City Creek Nature Notes – Salt Lake City

December 5, 2016

December 5th

Filed under: Avenues, Mule Deer, Weather — canopus56 @ 6:13 pm

December 5th

Refugees in the City

2:00 a.m. Near my residence in the Avenues south of the City Creek ridgeline, a herd of twelve mule deer is grazing on neglected fruit trees at a nearby home. The deer treat the neighborhood like a smörgåsbord; they travel from house to house sampling the bushes and grasses provided by each owner. But no one minds, and the deer are a welcomed asset in this human community. A front followed by a pocket of freezing arctic air has reached the city, and the deer have been driven off the City Creek ridgelines and out of nearby Red Butte Canyon and into the city cemetery. The cemetery is a block away and this is where they take refuge when the even the low hills that surround the city become too severe for their survival. They do not do this lightly. Outside of the cemetery, the rest of the neighborhood is a densely populated urban city, but this is also the deer’s historical winter feeding grounds. It is where the deer over-wintered for ten-thousand years before Euro-Americans arrived one-hundred and fifty years ago.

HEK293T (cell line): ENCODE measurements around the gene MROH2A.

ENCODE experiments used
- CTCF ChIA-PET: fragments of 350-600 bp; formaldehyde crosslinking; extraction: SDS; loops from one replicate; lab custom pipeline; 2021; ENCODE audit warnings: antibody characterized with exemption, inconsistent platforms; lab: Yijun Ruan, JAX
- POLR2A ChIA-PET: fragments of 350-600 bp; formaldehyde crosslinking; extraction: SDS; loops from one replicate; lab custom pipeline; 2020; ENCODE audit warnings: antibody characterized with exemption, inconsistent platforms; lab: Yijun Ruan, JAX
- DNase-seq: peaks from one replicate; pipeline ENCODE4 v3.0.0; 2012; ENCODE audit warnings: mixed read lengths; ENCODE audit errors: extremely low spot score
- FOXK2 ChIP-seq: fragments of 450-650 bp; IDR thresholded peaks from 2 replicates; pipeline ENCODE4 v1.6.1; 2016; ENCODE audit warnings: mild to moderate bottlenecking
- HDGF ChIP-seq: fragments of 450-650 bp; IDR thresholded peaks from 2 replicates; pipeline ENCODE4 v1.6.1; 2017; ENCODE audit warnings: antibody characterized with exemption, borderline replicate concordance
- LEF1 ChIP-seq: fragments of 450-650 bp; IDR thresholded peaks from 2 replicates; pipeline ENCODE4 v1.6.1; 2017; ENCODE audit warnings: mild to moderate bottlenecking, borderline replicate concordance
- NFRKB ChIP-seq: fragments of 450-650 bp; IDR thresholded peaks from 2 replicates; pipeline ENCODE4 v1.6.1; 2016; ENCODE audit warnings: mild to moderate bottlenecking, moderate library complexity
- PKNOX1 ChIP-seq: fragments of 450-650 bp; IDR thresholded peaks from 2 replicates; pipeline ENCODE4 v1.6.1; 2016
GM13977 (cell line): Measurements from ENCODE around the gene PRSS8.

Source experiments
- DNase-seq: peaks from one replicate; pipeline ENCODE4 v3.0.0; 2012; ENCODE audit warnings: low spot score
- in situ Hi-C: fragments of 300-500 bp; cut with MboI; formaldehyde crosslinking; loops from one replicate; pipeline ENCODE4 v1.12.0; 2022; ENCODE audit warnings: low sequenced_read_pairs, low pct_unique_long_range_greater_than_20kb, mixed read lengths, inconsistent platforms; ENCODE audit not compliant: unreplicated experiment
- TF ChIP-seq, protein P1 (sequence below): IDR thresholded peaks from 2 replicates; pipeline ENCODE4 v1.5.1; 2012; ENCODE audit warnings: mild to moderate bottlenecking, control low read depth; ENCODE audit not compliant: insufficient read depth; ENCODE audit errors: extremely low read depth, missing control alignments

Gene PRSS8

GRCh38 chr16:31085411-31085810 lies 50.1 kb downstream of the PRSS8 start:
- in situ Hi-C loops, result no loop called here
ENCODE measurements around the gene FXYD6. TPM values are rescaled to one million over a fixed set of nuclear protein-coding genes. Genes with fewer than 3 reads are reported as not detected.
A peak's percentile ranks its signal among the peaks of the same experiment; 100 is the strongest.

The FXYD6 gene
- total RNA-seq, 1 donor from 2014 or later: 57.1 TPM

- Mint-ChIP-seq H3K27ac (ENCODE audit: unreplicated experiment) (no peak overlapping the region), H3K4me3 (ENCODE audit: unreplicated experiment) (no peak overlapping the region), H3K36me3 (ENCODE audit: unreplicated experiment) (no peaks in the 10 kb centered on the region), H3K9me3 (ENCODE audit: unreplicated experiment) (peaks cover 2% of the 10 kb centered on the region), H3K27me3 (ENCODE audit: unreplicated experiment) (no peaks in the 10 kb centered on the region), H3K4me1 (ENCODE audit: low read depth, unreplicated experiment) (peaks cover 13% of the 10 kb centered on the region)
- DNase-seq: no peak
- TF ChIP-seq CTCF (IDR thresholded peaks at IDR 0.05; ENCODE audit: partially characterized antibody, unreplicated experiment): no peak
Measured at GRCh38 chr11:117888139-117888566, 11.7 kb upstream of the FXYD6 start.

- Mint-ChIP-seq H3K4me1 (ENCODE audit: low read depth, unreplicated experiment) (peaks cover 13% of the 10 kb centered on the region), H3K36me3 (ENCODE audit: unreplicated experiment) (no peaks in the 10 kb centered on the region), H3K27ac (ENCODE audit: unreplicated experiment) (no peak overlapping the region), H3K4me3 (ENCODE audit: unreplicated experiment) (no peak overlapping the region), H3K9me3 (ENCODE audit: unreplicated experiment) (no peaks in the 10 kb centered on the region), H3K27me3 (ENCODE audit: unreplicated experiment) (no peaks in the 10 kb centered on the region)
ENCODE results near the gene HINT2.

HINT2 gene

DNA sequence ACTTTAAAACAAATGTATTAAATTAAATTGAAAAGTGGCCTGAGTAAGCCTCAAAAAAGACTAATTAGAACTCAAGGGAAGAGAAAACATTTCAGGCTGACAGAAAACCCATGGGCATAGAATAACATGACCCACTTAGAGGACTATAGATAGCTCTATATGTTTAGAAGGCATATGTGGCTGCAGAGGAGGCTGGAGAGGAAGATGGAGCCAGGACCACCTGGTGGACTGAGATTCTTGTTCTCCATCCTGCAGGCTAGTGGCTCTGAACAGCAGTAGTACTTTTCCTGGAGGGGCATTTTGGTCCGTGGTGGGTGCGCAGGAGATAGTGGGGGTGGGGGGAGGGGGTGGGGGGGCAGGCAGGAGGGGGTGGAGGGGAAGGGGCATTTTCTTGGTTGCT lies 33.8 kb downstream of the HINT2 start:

A herd of twelve deer at once is unusual. Early morning deer are common around the city cemetery during the coldest days of winter, but they usually travel in groups of three to five. Twelve is the largest herd that I have seen, and I am inspired to pop into the car and to try and take a photograph. But the herd is uncooperative, and all twelve refuse to stand still in my headlights at one time. At best, I get a bad picture of three or four.

1:00 p.m. The predicted severe snow storm only partially grazes the city overnight but brings light freezing rain. By the afternoon, the canyon is lit by clear sunlight, but behind the front is cold arctic wind. Even with the Sun, the air is biting, but all the trees are sharply illuminated by the yellow long angle light. People are moving slower.

In Thoreau’s “Journal” on December 5th, 1856, he expresses his appreciation for the “imprisonment” of winter. Winter’s cold forces one to put away occupations and hobbies of the other seasons, and then to try new things. On December 5th, 1853, Thoreau notes a brief burst of yellow diffuse reflected-light from the Sun after it set below the horizon. On December 5th, 1858, Thoreau observes a salamander.


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